Edgar G. Ulmer

Essays on the King of the B’s

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About the Book

This collection of 20 essays pays homage to a filmmaker who had a reputation for delivering the most movie for the least money. Edgar G. Ulmer, nicknamed “The King of the Bs” and “The King of Poverty Row,” gave us classics like The Black Cat, starring Bela Lugosi. His stealing away the wife of a producer led to exile from Hollywood and, working outside the studio system and with low budgets, he turned out film noir, science fiction, and ethnic films that achieved cult status and critical acceptance.

About the Author(s)

Bernd Herzogenrath teaches American literature and culture at the University of Frankfurt and the University of Cologne in Germany. He is also the editor of The Films of Tod Browning: Essays on the Macabre and Grotesque (McFarland 2008).

Bibliographic Details

Edited by Bernd Herzogenrath
Format: softcover (6 x 9)
Pages: 296
Bibliographic Info: 58 photos, filmography, index
Copyright Date: 2009
pISBN: 978-0-7864-3700-9
Imprint: McFarland

Table of Contents

Foreword by Arianné Ulmer Cipes      1
Introduction: The Return of Edgar G. Ulmer
BERND HERZOGENRATH      3

Ulmer and Cult/ure
BERND HERZOGENRATH      23
Camera Obscura, or Moments of Broken Economy in Edgar G. Ulmer’s Films
STEFAN GRISSEMANN      39
The Ordinary Life of Ordinary People: Menschen am Sonntag
PETRA LÖFFLER      49
Ulmer’s Anti-Syphilis Film: Damaged Lives and Its Novelization
MARCEL ARBEIT      63
The Black Cat
GREGORY WILLIAM MANK      89
In Search of Jewish Identity
SHARON PUCKER RIVO      105
Moon of Alabama / Moon Over Harlem: African American Culture and German Imaginations from Brecht to Ulmer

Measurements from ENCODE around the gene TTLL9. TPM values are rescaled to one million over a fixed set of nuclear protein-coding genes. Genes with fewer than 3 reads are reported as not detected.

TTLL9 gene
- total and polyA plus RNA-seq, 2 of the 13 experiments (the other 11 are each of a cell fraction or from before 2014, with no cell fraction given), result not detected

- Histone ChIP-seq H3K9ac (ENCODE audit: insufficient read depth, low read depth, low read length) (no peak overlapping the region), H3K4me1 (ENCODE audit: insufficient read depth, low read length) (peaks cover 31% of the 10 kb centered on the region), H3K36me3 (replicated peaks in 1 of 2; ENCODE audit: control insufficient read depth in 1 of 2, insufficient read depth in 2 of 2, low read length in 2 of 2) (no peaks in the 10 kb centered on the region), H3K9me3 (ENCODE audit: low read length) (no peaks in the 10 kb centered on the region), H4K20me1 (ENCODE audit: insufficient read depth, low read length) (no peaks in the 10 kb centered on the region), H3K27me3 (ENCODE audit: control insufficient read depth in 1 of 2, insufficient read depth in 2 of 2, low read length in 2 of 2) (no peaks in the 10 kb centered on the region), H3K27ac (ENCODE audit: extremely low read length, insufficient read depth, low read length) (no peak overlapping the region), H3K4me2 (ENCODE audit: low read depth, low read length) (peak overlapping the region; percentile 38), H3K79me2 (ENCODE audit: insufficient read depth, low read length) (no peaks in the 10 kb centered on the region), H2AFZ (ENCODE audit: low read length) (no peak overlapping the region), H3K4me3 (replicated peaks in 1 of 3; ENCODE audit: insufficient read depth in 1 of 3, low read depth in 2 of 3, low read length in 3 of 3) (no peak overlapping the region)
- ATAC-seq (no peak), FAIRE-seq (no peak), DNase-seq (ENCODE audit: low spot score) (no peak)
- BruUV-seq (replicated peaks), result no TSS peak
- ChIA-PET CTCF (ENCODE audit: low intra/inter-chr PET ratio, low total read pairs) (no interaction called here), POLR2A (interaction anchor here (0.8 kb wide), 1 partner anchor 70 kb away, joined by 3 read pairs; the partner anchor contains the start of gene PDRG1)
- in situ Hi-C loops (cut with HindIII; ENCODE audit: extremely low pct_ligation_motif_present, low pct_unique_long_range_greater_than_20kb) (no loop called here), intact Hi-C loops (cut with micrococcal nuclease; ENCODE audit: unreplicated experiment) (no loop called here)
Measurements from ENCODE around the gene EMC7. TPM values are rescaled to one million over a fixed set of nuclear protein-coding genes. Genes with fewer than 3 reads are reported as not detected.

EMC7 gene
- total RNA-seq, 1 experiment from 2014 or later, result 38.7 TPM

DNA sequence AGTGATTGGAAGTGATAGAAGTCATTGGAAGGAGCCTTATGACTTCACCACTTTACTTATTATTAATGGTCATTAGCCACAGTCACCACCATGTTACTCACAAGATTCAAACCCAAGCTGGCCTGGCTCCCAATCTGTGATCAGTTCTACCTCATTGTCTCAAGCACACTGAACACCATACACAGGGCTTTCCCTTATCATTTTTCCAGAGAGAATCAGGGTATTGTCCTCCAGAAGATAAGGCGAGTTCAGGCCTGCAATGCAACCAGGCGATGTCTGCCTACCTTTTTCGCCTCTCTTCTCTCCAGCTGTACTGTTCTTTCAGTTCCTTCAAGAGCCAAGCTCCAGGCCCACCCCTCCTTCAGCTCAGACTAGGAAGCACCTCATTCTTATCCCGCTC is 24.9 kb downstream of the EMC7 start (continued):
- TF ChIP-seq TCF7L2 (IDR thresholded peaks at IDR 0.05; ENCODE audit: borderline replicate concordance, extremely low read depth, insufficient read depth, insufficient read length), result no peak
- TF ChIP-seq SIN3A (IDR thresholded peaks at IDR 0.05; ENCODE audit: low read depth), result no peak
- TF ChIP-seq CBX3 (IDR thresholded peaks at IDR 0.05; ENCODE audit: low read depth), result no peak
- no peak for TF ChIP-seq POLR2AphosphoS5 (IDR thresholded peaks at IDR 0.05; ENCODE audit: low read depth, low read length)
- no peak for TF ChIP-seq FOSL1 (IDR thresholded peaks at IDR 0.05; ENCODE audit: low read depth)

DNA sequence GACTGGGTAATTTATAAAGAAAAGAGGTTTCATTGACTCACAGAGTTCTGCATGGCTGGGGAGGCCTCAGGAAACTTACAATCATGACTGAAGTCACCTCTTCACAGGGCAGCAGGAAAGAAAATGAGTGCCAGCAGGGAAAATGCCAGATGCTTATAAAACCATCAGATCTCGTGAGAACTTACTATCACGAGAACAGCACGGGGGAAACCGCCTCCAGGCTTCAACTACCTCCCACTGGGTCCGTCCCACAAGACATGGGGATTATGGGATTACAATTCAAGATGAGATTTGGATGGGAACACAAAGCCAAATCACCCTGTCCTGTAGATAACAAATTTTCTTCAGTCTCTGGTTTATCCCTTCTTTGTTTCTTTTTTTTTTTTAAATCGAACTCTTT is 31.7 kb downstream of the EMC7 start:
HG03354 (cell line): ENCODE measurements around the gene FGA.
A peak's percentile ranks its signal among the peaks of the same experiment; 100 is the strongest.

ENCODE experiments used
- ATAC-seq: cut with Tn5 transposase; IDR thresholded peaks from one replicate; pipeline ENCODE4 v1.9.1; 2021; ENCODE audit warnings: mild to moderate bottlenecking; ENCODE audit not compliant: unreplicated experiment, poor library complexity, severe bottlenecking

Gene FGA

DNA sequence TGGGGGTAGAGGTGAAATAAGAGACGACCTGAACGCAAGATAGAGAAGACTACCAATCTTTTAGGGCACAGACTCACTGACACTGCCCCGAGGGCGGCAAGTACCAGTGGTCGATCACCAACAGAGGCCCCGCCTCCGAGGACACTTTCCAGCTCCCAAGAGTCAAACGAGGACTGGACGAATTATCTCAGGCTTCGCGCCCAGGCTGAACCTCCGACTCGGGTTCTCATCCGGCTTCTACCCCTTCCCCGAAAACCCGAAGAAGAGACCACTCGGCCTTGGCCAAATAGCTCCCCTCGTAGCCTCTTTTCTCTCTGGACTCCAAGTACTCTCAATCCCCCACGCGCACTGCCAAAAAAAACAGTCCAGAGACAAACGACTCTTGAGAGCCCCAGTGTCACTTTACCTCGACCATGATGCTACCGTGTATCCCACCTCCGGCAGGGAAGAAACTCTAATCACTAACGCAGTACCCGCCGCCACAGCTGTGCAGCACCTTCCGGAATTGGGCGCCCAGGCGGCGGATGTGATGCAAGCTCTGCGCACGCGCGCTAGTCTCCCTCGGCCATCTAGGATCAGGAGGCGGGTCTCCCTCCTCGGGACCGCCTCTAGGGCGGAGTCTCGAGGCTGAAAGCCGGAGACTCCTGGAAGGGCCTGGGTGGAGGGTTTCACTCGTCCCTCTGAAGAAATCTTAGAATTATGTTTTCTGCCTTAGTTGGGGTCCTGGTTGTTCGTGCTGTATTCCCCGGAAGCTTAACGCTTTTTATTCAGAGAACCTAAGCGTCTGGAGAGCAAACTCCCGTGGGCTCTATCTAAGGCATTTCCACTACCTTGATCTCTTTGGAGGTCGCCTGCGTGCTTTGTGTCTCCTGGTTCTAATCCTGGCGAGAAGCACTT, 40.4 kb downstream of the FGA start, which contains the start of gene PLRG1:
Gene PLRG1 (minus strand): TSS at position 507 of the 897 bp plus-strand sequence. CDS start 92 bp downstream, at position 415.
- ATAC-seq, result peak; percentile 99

FRANK MEHRING      119
Detour’s History/History’s Detour
DANA POLAN      137
The Strange Woman: An Analysis with Gilles Deleuze’s Notion of the Impulse-Image
JULIA MEIER      150
The Logic of Contradiction and the Politics of Desire in Ruthless
REYNOLD HUMPHRIES      159
The Man from Planet X
MATTHEW SWENEY      171
Camp, Art Film, Classical Hollywood Cinema and Babes in Bagdad
HERBERT SCHWAAB      183
The Pleasures of the “Not-Quite Movie”: Murder Is My Beat and Daughter of Dr. Jekyll
EKKEHARD KNÖRER      196
Products of Circumstances
STEFANIE DIEKMANN      206
The Naked Dawn: Production, Sources, and Mise-en-Scène
BILL KROHN      215
The Effects of the Displacement of Home in Daughter of Dr. Jekyll
MICHAL PEPRNÍK      225
What You See Is What You Get: Ulmer and the Nudist Picture
PETRA HANÁKOVÁ      236
Geocinema and Geophilosophy: The Cavern
PHILIPP HOFMANN      248
Ulmer in the Aquarium
ADRIAN MARTIN      262

About the Contributors      279
Index      285

Book Reviews & Awards

“Herzogenrath…has a real affection for his subject”—Little Shoppe of Horrors; “A terrific director who honed his chops on German Expressionism and economic necessity, the legendary Edgar G. Ulmer set up aesthetic shop making six-day wonders in the cinema’s lower depths. Ulmerian mise-en-scène is synonymous with problem solving—and vice versa. No filmmaker ever demonstrated a more formidable capacity for making something from nothing and Bernd Herzogenrath’s anthology pays belated, serious tribute to his genius.”—J. Hoberman, film critic and author of Bridge of Light: Yiddish Film between Two Worlds, and co-author of Midnight Movies; “At last, here is a scholarly book in English about one of the key figures of low-budget and marginal cinema who has most eluded scholarship. Bernd Herzogenrath’s fascinating collection not only clarifies many particulars about the life, career, and art of Ulmer (including his birthplace); it also proposes some new and more fruitful routes we might take in understanding them.”—Jonathan Rosenbaum, author of Discovering Orson Welles, and co-author of Midnight Movies.